Published on December 1, 2015.
PARIS—The question, raised again and again on French TV hours before the climate change talks in this city commence, can be understood even by those of us who cannot read or speak French. Is success possible, for the ambitious 21st Conference of Parties under the UN Framework Convention on Climate Change?
The ambition, in procedural terms, is for the 195 countries and the European Union (the “parties”) to agree on a new, legally binding treaty that will limit greenhouse gas emissions below the 2-degree Celsius threshold. In substantive terms, it is nothing less than to save the planet.
Is success possible? The last time the international community came close to reaching agreement on a new treaty applicable to both developed and developing economies, to replace the 1997 Kyoto Protocol, was in Copenhagen, Denmark, in 2009. But that conference ended in turmoil and uncertainty, in large part because of the contest of wills between China and the United States, the world’s two largest greenhouse gas emitters.
It has taken six years of tedious work for the negotiation process to reach the same point. But five factors suggest that, despite the duplications and omissions of the negotiating draft, Paris will succeed.
French strategy. Unlike with the Copenhagen forum, the host government of COP21 has put the entire weight of its resources and its considerable prestige behind the effort to reach agreement. The effort may be best described as strategic diplomacy. France designated a high-level climate adviser and four climate envoys to discuss the prospects of a binding and universal agreement with as many countries as possible. French President François Hollande traveled extensively to sell the idea of agreement; he visited the Philippines last February, for instance, to sign the Manila Call to Action with President Aquino. Even the hosting arrangements here at the Le Bourget conference venue reflect French inclusiveness: Previous COP hosts have been asked to chair parts of the conference. The result of over a year’s worth of diplomatic work is considerable goodwill.
Obama legacy. US President Barack Obama has learned from the debacle six years ago, and since last year has sought bilateral understandings with other major emitters such as China and Brazil. It seems clear that he is attempting to leave a legacy in environmental action as he heads into his last year in office, and despite facing an unsympathetic Congress. The announcement by Obama and Chinese President Xi Jinping in Beijing, in November 2014, of parallel initiatives in carbon cuts (China to “peak” by 2030, the United States to cut carbon dioxide emissions by 26 percent starting in 2025) committed the world’s two biggest emitters to a successful Paris conference. In June 2015, Obama and Brazilian President Dilma Rousseff made another joint announcement outlining ambitious climate goals.
Chinese commitment. Unlike in Copenhagen, where China’s resolve to back a strong climate treaty could be best described as wait-and-see, today China is helping lead the way on climate policy. XI, the most powerful Chinese leader since Mao Zedong, has very publicly backed his country’s increasingly ambitious carbon-cutting program—first in the joint announcement with Obama in Beijing, then again with Obama in Washington last September, and then here in Paris, where his arrival (like that of Obama) has been tracked closely on both TV and in the French press.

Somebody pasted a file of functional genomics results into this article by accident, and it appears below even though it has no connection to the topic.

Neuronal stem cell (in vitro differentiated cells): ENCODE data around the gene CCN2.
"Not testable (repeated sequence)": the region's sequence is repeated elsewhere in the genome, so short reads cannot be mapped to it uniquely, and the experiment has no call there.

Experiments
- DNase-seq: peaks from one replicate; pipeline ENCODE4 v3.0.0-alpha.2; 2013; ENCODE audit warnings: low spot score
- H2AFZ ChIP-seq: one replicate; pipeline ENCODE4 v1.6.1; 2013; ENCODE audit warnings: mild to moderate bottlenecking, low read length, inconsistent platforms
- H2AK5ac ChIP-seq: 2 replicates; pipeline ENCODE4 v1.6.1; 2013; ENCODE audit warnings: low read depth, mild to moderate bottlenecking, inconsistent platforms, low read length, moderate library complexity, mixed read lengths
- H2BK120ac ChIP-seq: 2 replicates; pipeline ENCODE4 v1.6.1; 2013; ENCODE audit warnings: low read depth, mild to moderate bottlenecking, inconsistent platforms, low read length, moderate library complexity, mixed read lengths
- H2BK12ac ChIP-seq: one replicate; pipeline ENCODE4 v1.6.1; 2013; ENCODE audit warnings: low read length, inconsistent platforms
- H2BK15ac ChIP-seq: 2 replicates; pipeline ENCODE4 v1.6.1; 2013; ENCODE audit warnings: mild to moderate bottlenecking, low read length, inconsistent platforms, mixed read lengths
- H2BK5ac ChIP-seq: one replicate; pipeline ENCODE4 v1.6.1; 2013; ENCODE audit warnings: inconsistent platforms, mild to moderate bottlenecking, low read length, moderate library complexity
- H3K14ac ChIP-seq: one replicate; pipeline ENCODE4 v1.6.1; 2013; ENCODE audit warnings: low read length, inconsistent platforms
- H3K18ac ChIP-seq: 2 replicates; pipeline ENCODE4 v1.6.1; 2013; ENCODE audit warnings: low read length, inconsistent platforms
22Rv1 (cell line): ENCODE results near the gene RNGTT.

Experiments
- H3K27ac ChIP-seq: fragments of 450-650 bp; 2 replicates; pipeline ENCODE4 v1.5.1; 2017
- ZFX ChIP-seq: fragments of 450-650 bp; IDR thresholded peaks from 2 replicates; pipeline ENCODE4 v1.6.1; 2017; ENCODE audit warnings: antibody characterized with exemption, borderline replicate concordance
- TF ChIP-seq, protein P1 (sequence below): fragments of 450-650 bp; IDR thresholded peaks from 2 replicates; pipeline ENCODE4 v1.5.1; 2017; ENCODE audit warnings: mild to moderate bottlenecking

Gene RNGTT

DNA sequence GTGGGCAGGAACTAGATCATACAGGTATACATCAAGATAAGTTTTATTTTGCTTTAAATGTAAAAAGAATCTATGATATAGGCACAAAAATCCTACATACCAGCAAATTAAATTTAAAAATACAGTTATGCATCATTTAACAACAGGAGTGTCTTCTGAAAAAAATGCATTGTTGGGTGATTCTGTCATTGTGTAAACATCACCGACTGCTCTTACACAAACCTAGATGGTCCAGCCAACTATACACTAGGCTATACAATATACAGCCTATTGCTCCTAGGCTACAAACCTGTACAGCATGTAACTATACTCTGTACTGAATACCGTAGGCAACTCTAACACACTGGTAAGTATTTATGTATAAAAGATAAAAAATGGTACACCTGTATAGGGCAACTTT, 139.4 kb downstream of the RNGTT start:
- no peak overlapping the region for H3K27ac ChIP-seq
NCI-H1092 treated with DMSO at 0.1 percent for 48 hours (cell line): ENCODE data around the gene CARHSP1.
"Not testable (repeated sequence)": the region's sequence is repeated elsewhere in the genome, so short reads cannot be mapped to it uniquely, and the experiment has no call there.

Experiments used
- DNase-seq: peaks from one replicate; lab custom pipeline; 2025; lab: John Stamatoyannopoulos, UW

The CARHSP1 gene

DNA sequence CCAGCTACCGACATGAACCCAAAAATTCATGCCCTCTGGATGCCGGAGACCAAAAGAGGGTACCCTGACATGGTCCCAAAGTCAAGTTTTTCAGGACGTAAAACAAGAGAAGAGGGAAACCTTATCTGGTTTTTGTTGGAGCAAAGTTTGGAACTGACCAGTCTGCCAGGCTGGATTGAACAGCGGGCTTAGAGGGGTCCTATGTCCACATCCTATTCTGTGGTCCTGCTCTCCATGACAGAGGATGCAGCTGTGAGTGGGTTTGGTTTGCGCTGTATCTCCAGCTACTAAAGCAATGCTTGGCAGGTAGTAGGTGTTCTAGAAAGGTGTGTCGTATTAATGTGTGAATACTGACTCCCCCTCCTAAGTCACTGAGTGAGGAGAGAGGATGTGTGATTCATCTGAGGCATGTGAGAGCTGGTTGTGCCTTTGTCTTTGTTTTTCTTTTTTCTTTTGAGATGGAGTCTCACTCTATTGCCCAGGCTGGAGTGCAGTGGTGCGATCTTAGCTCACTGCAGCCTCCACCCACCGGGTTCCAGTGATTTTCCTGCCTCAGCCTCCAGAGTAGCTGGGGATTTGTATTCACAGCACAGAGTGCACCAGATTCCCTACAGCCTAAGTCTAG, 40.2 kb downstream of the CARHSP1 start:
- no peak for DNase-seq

Increasingly obvious impact. The emergence of more powerful storms, symbolized by the destructive power of Supertyphoon “Haiyan” (“Yolanda”), is only one of many indicators that the consequences of global warming are real and already serious. To extreme weather, add the rise in sea level (up by half a foot in the last century), the increase in global temperature (10 of the warmest years on record occurred in the last 12 years), shrinking ice sheets in Greenland and Antarctica, and warmer oceans (the reason for Yolanda’s unusual strength). As chair of the Climate Vulnerable Forum, which is holding a high-level side event on the first day of the Paris conference, President Aquino will be giving voice to the evidence for climate change.
Redefined negotiations. Not least, the redesign of the negotiation process, begun in Durban, South Africa, in 2011, has obliged the parties to commit to reduction goals, called Intended Nationally Determined Contributions, or INDCs. On Sunday, Angola became the latest country to submit its climate action plan, bringing the total number of countries who have committed INDCs to 184.
For these reasons, hopes are high that the Paris talks will end with an accord—a treaty that will be universal (applicable to all parties, unlike the Kyoto Protocol), legally binding, and ready to take effect in 2020. But will the treaty save the planet?
In whatever form the treaty will take by the end of negotiations late next week, the answer must be No. Taken together, the climate programs represented by the INDCs will cap global temperature rise by the end of the 21st century to 2.7 degrees—a still-catastrophic outcome. But environmental activists are hoping that the Paris treaty will include a strong and clear provision on periodic review. The priority, in their view, is to create the legal framework now, and then work on making the INDCs more ambitious over time.